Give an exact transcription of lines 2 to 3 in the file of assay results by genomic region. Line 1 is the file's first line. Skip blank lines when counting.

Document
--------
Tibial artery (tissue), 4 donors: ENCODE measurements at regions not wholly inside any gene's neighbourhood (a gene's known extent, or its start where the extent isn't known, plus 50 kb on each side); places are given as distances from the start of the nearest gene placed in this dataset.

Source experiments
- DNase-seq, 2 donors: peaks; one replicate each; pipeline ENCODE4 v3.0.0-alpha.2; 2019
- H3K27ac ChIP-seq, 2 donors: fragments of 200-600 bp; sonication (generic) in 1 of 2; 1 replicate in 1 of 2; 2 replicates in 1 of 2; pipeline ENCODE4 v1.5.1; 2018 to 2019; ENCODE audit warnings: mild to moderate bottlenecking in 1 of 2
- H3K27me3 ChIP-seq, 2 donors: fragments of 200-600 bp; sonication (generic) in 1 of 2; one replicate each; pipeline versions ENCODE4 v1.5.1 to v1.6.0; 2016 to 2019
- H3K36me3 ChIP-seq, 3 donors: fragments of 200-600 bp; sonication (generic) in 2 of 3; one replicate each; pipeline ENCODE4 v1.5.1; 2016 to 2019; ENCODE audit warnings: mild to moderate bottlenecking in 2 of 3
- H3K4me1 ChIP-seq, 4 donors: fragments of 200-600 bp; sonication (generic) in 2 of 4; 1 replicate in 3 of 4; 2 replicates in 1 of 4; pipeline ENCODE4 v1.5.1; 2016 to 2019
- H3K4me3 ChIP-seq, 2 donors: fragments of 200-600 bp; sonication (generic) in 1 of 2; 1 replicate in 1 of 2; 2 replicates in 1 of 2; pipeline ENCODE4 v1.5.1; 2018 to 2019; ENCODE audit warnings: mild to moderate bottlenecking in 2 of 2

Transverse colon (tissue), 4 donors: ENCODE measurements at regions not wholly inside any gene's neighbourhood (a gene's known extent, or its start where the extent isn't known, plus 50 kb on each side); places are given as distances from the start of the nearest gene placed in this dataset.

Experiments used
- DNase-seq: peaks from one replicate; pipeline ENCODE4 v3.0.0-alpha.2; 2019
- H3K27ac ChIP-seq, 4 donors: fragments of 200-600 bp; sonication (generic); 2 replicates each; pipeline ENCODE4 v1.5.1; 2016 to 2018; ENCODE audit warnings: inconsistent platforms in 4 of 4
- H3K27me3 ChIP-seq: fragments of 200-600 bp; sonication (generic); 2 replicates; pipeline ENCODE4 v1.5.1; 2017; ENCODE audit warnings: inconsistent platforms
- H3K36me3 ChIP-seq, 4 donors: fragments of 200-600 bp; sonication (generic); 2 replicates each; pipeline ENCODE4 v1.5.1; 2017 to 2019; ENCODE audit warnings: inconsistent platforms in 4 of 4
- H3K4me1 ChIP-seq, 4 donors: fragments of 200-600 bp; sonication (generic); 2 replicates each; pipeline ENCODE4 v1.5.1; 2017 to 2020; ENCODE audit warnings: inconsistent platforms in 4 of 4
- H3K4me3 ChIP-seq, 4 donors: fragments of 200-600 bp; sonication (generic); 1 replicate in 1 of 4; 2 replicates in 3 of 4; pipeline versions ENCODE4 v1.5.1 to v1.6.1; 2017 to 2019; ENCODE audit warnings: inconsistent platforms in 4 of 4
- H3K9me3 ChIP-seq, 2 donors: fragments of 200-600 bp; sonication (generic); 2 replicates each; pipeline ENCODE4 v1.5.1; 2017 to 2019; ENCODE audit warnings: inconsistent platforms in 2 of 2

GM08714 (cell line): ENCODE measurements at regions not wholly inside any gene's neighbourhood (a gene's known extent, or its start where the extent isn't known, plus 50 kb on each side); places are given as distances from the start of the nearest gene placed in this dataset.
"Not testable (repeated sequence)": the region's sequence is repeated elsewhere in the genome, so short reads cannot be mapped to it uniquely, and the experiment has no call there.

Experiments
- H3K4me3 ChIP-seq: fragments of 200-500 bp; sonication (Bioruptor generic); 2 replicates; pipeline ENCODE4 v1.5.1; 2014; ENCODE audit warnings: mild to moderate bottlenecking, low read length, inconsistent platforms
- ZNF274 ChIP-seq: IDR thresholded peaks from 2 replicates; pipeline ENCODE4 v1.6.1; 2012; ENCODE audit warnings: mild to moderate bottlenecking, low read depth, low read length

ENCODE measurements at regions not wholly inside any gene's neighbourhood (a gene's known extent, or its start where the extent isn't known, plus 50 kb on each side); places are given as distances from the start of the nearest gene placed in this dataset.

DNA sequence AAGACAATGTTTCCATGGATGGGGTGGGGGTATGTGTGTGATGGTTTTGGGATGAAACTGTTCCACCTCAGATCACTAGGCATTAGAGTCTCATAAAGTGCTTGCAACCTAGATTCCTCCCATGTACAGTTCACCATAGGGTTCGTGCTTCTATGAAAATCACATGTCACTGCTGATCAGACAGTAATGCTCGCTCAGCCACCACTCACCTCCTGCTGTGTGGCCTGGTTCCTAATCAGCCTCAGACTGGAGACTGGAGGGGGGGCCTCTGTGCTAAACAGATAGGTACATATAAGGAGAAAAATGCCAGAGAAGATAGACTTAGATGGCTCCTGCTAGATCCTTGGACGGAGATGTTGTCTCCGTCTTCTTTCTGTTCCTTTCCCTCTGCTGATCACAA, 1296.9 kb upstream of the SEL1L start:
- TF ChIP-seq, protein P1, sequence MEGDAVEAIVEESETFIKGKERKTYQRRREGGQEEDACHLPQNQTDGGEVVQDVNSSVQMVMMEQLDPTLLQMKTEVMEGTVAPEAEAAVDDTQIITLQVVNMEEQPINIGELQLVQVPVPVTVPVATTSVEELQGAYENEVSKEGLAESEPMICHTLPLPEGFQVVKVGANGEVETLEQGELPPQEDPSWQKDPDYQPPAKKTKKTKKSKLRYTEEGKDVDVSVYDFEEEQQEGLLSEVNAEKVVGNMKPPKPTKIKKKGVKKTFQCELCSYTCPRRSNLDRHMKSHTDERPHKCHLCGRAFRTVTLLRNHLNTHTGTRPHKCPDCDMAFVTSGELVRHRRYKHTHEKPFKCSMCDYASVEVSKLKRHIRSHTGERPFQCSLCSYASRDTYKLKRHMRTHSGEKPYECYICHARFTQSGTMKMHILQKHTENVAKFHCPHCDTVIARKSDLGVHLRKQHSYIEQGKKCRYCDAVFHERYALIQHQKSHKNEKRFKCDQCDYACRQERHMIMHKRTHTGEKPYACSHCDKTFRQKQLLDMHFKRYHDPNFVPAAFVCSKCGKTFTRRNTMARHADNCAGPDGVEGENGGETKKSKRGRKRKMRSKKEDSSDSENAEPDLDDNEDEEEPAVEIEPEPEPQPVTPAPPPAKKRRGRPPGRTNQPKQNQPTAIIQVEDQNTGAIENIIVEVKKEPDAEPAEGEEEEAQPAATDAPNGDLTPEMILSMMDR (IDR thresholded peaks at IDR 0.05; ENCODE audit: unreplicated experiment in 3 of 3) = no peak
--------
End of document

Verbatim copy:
Source experiments
- DNase-seq, 2 donors: peaks; one replicate each; pipeline ENCODE4 v3.0.0-alpha.2; 2019